I’ve implemented cosine normalization [1], attempting to match the paper [2].

However, when I use this code, I end up getting NaNs in _grad.data when calling .backward() after a few thousand samples presented to my network (exact count varies). Without using CosNorm (either with stock ResNet, or just switching to BatchNorm), the problem seems to go away (can’t prove a negative, though, since it might just be slower to happen).

My primary question is: How can I reliably investigate issues like this? I registered hooks, and nothing passed in there had NaNs, and so I eventually resorted to randomly disabling or changing parts of the code until I got enough clues to find a culprit (and even now, all the evidence I have is circumstantial).

My secondary question is: Any ideas why this normalization would be unstable? I was exclusively wrapping Conv2d instances.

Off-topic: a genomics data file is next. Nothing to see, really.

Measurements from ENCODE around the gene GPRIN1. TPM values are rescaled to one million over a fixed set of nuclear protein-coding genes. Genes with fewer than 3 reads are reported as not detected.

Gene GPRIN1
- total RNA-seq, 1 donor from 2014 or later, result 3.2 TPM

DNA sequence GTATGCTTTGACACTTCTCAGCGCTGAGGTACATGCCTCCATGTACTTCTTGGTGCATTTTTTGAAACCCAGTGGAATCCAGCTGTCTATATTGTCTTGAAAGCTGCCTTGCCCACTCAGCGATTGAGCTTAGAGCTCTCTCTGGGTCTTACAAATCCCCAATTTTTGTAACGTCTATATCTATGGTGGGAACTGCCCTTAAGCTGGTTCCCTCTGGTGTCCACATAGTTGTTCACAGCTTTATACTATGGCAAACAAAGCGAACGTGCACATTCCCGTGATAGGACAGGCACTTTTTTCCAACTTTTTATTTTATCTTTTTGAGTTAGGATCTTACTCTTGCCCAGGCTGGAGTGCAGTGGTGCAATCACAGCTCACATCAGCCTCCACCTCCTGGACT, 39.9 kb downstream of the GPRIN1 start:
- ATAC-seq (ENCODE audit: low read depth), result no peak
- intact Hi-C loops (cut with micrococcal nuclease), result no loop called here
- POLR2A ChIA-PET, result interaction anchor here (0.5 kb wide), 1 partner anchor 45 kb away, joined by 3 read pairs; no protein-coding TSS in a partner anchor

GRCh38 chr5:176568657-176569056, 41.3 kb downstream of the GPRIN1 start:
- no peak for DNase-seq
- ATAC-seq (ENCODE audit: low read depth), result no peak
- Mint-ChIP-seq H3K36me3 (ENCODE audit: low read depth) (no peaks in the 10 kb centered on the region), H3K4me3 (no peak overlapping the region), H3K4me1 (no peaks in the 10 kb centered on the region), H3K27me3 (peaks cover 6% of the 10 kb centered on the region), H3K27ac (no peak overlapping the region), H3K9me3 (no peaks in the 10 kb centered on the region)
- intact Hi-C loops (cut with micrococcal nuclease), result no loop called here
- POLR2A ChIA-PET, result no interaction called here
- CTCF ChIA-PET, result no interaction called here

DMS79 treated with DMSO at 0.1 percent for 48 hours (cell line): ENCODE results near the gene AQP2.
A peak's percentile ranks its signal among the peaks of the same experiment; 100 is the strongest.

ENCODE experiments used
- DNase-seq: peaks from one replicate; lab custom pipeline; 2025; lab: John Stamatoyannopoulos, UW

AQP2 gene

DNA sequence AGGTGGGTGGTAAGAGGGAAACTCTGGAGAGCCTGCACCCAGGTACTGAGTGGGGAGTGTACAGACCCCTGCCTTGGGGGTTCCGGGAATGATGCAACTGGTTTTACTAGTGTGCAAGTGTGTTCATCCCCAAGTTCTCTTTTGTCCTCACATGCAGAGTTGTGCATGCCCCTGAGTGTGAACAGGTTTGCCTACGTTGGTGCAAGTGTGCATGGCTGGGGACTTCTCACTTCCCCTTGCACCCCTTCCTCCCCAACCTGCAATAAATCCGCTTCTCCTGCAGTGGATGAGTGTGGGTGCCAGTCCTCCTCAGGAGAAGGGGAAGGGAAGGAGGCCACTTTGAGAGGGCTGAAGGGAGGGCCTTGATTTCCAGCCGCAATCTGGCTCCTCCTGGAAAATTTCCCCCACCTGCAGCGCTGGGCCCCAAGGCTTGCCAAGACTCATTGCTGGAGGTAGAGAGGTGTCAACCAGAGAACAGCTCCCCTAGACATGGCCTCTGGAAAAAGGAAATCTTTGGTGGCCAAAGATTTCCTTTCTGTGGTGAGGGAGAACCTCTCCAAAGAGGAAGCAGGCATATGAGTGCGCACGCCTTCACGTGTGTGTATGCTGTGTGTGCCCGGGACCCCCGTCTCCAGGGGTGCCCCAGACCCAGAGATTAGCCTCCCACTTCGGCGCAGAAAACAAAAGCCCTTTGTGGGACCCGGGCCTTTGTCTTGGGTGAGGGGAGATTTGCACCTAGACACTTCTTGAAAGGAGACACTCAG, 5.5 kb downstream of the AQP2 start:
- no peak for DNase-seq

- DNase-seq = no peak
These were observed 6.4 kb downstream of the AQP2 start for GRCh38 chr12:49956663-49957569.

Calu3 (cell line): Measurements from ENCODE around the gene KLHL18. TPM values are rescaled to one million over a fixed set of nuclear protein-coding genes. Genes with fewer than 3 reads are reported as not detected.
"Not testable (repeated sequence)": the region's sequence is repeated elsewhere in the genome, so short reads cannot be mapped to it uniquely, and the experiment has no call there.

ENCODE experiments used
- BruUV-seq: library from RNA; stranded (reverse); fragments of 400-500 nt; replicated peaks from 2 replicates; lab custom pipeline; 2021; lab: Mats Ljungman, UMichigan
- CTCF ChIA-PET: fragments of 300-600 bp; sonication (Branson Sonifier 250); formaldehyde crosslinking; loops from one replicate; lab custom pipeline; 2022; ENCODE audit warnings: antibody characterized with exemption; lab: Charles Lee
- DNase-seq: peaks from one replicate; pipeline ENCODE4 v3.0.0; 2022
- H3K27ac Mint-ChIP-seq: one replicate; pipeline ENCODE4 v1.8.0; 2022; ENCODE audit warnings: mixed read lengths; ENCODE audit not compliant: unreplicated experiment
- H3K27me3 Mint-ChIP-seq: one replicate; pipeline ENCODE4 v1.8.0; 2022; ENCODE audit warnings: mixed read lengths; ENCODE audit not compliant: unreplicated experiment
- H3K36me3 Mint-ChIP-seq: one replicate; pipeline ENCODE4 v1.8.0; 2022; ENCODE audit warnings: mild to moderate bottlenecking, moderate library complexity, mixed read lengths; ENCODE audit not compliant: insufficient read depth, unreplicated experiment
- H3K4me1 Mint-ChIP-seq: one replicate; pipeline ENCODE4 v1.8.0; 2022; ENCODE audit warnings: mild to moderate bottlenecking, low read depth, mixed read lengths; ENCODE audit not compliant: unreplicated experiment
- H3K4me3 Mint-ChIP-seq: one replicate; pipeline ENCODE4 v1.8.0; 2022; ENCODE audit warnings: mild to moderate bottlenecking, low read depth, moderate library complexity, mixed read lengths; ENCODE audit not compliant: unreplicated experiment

While I wasn’t using BatchNorm in the network when using CosNorm, I can see the general point of small numbers divided by other small numbers might be unstable.

Adding an additional + 1.0 to the denominator has been stable for about 40 epochs of training now, though I can’t say if it’s had any significant impact on the ability of the layer to normalize or not. I worry that repeated layers of this will end up pushing the norm of x towards zero.

I whipped up a hack of a script to see the numerical effects, and it seems stable for a variety of weight scalings and normalization constants, though:

import random
x = random.random()
w = random.random() + 0.5
def simcos(x, layer_count):
avg_list = [[] for n in range(layer_count)]
for n in range(100):
w = [(random.random() + 0.5) * 3 for n in range(layer_count)]
xin = x
for i in range(layer_count):
xout = xin * w[i] * random.random()
xnorm = xout * 2 / (xin * w[i] + 1)
avg_list[i].append(xnorm)
xin = xnorm
return [sum(l)/100 for l in avg_list]
for x in [0.1, 0.5, 0.9, 1.0, 1.5, 2.0, 10.0]:
print(x, simcos(x, 50)[::5])